Despite assurances from the Bank of England at midday that conversion to the euro is "going smoothly," problems may remain undetected until settlements begin tonight according to Paul Cantwell, overseer of euro practice for IT consultancy Anderson Consulting.
Foreseeing no "catastrophic problems" for computer systems, and acknowledging that weekend preparations went as well as anyone could have hoped, Cantwell warned: "That was only a dress rehearsal. Only today will they get on stage together and tonight will be the first performance when we will see if the chorus and orchestra are playing in the same key."
The problems banks and financial institutions face include:
- Lack of Standing Settlement Instructions (SSI). New SSI's needed to be created for the euro so clients can tell banks which account they want euro shares put into. Despite a Bank of England deadline of September 1998, many banks are yet to receive SSI's from clients according to Cantwell.
- Rounding errors. Different conventions for rounding up the euro in different markets could lead to delays in processing and fails in trades as deals are converted into euros.
- Pressure on already fragile' computer systems. Although conversion programmes have been successfully implemented this weekend, rules on how data should be converted are not always clear, according to Cantwell.
Cantwell predicts long hours for back office staff as they tackle euro glitches - particularly when deals are being processed during the night.
Barclays made its first euro payment for a corporate customer at 9:03am today and the deal -- importing wood from Germany to England -- was "successfully completed" according to a Barclays spokeswoman.
Trading this morning and for the rest of the week will remain quiet as traders get to grips with what the euro means according to the spokeswoman. But as deals in the euro pick up the main cause for concern will be "human error" as dealers get used to different conversions and calculations. "Although there is no evidence of errors so far, it would be surprising if it doesn't happen somewhere along the line," she said.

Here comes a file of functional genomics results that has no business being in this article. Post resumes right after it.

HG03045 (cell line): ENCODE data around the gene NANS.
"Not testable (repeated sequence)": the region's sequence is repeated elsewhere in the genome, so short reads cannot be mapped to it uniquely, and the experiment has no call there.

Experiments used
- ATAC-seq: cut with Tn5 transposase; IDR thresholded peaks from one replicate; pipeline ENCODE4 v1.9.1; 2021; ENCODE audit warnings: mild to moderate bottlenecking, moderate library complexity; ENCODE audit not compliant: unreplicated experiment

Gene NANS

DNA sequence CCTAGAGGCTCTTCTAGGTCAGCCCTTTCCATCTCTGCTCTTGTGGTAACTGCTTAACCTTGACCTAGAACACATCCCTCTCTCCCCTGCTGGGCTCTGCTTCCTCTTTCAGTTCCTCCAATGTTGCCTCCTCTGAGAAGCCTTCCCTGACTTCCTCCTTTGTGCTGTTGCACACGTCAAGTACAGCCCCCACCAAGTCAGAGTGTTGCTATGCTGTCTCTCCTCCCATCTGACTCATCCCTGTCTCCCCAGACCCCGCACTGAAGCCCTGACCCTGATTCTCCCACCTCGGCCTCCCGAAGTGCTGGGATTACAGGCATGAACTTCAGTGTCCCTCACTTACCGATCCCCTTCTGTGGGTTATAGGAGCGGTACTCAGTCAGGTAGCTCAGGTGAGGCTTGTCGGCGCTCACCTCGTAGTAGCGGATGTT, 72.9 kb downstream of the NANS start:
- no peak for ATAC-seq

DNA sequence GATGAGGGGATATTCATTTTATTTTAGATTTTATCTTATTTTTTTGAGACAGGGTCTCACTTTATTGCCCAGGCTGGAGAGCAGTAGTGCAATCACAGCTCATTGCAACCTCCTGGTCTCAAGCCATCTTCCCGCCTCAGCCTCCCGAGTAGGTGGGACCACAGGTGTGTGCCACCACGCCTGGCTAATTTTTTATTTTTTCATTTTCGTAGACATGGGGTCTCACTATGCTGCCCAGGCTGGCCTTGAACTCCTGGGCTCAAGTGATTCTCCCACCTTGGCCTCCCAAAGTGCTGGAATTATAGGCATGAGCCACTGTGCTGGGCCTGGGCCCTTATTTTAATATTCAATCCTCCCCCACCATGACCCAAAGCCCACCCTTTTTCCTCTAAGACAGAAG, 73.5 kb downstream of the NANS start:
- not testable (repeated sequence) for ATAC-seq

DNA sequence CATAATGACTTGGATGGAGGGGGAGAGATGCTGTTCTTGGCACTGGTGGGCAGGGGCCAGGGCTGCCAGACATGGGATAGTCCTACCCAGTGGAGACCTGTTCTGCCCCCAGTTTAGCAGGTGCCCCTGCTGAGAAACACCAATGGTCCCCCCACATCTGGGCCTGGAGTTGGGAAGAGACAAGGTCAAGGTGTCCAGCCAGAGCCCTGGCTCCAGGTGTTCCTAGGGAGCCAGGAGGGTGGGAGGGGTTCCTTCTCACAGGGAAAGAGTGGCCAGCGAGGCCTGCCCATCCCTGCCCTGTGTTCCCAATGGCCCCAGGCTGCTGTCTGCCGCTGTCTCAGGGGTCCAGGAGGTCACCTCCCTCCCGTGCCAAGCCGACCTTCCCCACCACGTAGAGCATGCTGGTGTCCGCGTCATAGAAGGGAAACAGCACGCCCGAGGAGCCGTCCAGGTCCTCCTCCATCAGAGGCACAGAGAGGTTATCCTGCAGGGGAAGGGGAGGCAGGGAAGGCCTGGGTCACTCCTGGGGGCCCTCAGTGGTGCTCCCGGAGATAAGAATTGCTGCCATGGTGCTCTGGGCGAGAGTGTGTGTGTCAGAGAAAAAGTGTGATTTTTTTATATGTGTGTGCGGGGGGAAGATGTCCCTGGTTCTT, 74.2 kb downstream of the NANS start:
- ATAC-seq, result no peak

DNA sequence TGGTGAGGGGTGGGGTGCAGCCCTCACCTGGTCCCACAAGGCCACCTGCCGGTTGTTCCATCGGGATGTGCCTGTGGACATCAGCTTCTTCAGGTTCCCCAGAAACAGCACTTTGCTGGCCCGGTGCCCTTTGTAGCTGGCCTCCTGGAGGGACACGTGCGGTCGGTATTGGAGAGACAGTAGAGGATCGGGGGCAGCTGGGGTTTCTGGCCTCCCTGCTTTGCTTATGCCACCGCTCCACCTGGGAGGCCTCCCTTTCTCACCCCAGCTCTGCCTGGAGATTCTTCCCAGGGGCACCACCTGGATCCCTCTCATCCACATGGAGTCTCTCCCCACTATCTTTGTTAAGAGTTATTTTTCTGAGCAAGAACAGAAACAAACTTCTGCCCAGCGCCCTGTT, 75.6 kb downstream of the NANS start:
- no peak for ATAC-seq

Robin Moser, head of fixed incomes and foreign exchange at business bank Credit Lyonnais described the morning's trading as "pretty uneventful" with all systems currently running smoothly. According to Moser, traders are coping well with the new system. The biggest surprise the euro has so far thrown up is how quickly it has replaced the German mark as the currency to deal with against the US dollar.
Euro expert and IDC analyst Mirko Lukacs described today as D-day for the Euro. "From today all systems will be involved in live transactions and conversions," he said. Watching progress in the Netherlands, Lukacs has seen no problems thus far and praised the immense amount of preparations done by banks and financial institutions. "It has been the largest ever IT operation for a single event and impacts on all systems. All banks have been well prepared," he said.